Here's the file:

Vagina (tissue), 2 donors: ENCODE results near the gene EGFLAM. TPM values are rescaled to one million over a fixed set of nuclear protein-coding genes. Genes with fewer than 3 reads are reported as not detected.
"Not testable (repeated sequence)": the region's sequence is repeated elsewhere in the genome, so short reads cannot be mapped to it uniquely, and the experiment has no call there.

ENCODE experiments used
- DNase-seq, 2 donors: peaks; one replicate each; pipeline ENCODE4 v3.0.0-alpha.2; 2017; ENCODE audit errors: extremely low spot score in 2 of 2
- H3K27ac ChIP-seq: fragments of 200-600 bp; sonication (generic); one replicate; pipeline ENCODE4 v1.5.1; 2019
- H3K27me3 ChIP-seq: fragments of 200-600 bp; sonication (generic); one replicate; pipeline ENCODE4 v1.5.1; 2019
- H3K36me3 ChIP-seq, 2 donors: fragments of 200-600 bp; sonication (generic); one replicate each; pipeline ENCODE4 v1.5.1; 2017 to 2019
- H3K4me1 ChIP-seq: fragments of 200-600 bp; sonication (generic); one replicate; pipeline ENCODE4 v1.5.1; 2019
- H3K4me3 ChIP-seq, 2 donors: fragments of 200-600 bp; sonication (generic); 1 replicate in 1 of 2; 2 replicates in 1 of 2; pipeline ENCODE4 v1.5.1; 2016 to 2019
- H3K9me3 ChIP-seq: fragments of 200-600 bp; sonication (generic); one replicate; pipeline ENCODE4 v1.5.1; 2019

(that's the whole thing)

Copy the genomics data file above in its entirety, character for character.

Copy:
Vagina (tissue), 2 donors: ENCODE results near the gene EGFLAM. TPM values are rescaled to one million over a fixed set of nuclear protein-coding genes. Genes with fewer than 3 reads are reported as not detected.
"Not testable (repeated sequence)": the region's sequence is repeated elsewhere in the genome, so short reads cannot be mapped to it uniquely, and the experiment has no call there.

ENCODE experiments used
- DNase-seq, 2 donors: peaks; one replicate each; pipeline ENCODE4 v3.0.0-alpha.2; 2017; ENCODE audit errors: extremely low spot score in 2 of 2
- H3K27ac ChIP-seq: fragments of 200-600 bp; sonication (generic); one replicate; pipeline ENCODE4 v1.5.1; 2019
- H3K27me3 ChIP-seq: fragments of 200-600 bp; sonication (generic); one replicate; pipeline ENCODE4 v1.5.1; 2019
- H3K36me3 ChIP-seq, 2 donors: fragments of 200-600 bp; sonication (generic); one replicate each; pipeline ENCODE4 v1.5.1; 2017 to 2019
- H3K4me1 ChIP-seq: fragments of 200-600 bp; sonication (generic); one replicate; pipeline ENCODE4 v1.5.1; 2019
- H3K4me3 ChIP-seq, 2 donors: fragments of 200-600 bp; sonication (generic); 1 replicate in 1 of 2; 2 replicates in 1 of 2; pipeline ENCODE4 v1.5.1; 2016 to 2019
- H3K9me3 ChIP-seq: fragments of 200-600 bp; sonication (generic); one replicate; pipeline ENCODE4 v1.5.1; 2019